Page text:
No reports of casualties yet
BOGOTA -- The latest eruption by Colombia's Nevado del Huila volcano caused avalanches that destroyed bridges and left vast farm regions, villages and Indian settlements isolated, but authorities have received no reports of casualties.
The volcano, which stands 5,634 meters (18,472 feet) above sea level and is located 500 kilometers (310 miles) southwest of Bogota, erupted at 9:45 p.m. Thursday (0245 GMT Friday), according to the Colombian Institute of Geology and Mining.
President Alvaro Uribe flew Friday over the area affected by avalanches after the volcano erupted and said that in principle there were no victims thanks to the mechanisms of prevention and evacuation employed by the inhabitants in high-risk regions.
"May God let there be no bad news about the people living there, and may we have no reports of a more serious situation," the president said to reporters at one stop on his flight over the disaster area.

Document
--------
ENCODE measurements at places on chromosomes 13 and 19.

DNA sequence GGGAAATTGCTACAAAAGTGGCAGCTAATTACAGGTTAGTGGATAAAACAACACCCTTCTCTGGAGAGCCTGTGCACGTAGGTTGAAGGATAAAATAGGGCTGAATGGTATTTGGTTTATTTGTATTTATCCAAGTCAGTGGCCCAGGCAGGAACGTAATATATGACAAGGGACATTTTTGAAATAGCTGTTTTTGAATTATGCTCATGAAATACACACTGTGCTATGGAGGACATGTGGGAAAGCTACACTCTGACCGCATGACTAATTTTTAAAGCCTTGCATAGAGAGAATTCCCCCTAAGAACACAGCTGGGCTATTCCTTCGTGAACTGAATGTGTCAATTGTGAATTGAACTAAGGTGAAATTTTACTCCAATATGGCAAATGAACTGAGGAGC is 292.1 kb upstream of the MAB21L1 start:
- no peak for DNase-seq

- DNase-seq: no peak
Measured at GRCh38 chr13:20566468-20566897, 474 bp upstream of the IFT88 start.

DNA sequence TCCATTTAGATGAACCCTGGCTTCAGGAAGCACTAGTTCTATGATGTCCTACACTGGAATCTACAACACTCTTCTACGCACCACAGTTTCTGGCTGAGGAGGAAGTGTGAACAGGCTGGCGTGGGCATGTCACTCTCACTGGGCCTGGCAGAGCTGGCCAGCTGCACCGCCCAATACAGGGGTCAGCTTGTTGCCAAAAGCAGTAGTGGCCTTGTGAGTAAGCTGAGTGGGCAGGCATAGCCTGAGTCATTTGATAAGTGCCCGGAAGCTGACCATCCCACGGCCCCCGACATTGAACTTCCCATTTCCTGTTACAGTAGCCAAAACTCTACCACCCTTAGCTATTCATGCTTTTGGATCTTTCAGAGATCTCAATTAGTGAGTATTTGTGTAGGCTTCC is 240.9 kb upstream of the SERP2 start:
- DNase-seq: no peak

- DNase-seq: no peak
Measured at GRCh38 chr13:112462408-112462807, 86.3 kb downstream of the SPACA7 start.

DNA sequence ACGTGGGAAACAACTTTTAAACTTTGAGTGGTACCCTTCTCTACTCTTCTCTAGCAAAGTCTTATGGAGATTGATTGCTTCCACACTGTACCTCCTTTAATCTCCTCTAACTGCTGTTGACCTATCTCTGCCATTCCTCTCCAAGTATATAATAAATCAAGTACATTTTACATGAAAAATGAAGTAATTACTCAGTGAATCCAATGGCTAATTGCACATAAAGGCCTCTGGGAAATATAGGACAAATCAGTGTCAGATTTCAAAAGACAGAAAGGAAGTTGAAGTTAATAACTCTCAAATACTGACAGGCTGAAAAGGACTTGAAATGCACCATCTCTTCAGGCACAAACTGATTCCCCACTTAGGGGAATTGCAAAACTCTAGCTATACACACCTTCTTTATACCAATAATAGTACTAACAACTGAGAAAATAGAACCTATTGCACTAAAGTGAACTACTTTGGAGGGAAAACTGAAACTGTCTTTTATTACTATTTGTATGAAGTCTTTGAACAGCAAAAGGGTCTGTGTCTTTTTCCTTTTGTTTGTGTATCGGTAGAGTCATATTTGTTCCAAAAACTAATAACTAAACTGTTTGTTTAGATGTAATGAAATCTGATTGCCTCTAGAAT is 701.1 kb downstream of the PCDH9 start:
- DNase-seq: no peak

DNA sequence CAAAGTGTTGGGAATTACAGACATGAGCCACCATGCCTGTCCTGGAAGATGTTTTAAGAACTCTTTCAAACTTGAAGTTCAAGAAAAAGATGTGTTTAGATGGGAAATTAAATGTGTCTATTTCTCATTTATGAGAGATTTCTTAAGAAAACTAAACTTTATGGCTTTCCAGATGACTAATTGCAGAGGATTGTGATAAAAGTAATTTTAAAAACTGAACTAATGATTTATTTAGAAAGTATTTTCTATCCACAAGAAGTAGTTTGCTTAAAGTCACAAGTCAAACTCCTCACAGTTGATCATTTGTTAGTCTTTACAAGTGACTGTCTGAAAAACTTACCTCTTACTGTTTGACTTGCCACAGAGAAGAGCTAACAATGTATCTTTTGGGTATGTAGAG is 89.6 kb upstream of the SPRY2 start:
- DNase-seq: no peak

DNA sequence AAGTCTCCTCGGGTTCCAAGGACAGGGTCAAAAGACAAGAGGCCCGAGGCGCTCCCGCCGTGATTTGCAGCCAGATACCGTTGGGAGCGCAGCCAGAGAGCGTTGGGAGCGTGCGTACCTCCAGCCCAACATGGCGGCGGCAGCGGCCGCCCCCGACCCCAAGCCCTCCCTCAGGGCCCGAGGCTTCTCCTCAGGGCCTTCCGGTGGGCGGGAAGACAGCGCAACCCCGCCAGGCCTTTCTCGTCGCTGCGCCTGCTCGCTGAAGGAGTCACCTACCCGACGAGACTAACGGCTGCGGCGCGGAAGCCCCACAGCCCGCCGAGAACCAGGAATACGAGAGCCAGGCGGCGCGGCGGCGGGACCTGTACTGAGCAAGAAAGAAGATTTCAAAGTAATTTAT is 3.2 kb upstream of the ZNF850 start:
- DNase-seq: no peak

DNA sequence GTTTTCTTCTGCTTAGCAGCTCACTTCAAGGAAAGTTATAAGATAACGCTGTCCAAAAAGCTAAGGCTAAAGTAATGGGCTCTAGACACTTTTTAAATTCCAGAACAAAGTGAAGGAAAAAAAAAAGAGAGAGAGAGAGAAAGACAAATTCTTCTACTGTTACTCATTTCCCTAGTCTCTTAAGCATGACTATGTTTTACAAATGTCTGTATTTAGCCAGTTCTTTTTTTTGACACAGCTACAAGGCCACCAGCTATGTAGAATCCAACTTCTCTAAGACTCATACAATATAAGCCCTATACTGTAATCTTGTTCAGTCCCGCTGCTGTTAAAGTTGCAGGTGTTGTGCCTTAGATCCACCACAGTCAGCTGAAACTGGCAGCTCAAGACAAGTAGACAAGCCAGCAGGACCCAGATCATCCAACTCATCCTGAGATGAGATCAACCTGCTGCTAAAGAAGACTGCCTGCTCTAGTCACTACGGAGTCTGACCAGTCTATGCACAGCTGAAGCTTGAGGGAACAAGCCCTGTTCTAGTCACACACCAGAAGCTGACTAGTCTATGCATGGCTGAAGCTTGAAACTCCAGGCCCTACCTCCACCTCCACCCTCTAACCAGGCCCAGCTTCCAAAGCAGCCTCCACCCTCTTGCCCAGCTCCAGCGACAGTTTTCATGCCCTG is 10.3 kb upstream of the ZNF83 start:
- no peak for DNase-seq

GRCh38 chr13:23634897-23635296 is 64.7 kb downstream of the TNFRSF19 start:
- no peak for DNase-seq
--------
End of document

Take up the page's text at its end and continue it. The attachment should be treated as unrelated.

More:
Uribe said that it was possible that there would be victims, since according to the inhabitants of the area, some villages could have been wiped out or left incommunicado, but he added that technical authorities say that "everything was working and operating on time" with regard to disaster-prevention plans.
A June 1994 avalanche on Nevado del Huila killed more than 1,000 people and caused massive crop losses.
Avalanches, landslides and mudslides in the last few hours affected settled riverside areas in Cauca and Huila provinces.
But scientists at the geology institute said that "volcanic activity has greatly diminished, although there are still small tremors," and added that "for now we continue to observe the situation and maintain a red alert." EFE